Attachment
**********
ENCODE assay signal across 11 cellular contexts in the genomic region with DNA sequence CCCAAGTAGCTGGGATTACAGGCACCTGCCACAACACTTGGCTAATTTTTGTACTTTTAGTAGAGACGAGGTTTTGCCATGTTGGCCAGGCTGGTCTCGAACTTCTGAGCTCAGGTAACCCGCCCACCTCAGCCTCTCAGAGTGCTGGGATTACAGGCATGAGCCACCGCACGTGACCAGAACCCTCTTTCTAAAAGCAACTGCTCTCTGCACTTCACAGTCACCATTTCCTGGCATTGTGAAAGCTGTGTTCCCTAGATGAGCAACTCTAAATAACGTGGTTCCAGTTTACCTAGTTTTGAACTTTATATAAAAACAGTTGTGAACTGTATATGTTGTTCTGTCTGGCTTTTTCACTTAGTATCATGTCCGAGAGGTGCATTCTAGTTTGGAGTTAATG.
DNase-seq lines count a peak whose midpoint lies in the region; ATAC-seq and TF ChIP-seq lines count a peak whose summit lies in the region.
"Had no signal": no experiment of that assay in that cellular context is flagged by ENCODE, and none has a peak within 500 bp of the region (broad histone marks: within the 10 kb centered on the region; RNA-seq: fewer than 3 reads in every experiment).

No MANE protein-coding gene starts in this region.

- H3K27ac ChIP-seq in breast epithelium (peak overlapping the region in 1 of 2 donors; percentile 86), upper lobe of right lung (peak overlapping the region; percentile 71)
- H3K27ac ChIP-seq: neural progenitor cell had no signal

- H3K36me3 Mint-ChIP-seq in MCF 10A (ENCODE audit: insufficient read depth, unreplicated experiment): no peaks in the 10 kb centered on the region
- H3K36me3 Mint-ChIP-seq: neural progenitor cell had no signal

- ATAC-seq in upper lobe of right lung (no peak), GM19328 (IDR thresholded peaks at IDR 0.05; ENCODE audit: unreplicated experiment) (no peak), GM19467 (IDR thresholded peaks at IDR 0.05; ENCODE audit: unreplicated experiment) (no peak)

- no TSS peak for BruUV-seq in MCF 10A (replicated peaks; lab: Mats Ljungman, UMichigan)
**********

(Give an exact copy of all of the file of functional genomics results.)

ENCODE assay signal across 11 cellular contexts in the genomic region with DNA sequence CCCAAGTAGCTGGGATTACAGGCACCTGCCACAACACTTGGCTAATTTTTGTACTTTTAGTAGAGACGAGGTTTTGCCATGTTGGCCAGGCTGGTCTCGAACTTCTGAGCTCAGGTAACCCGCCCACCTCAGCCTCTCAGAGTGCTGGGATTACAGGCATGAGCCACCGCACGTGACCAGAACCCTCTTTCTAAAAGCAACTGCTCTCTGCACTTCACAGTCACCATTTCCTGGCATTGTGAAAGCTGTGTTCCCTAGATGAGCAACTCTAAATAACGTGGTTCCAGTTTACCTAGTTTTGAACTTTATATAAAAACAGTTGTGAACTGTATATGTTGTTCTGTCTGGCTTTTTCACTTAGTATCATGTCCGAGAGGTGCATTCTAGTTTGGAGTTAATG.
DNase-seq lines count a peak whose midpoint lies in the region; ATAC-seq and TF ChIP-seq lines count a peak whose summit lies in the region.
"Had no signal": no experiment of that assay in that cellular context is flagged by ENCODE, and none has a peak within 500 bp of the region (broad histone marks: within the 10 kb centered on the region; RNA-seq: fewer than 3 reads in every experiment).

No MANE protein-coding gene starts in this region.

- H3K27ac ChIP-seq in breast epithelium (peak overlapping the region in 1 of 2 donors; percentile 86), upper lobe of right lung (peak overlapping the region; percentile 71)
- H3K27ac ChIP-seq: neural progenitor cell had no signal

- H3K36me3 Mint-ChIP-seq in MCF 10A (ENCODE audit: insufficient read depth, unreplicated experiment): no peaks in the 10 kb centered on the region
- H3K36me3 Mint-ChIP-seq: neural progenitor cell had no signal

- ATAC-seq in upper lobe of right lung (no peak), GM19328 (IDR thresholded peaks at IDR 0.05; ENCODE audit: unreplicated experiment) (no peak), GM19467 (IDR thresholded peaks at IDR 0.05; ENCODE audit: unreplicated experiment) (no peak)

- no TSS peak for BruUV-seq in MCF 10A (replicated peaks; lab: Mats Ljungman, UMichigan)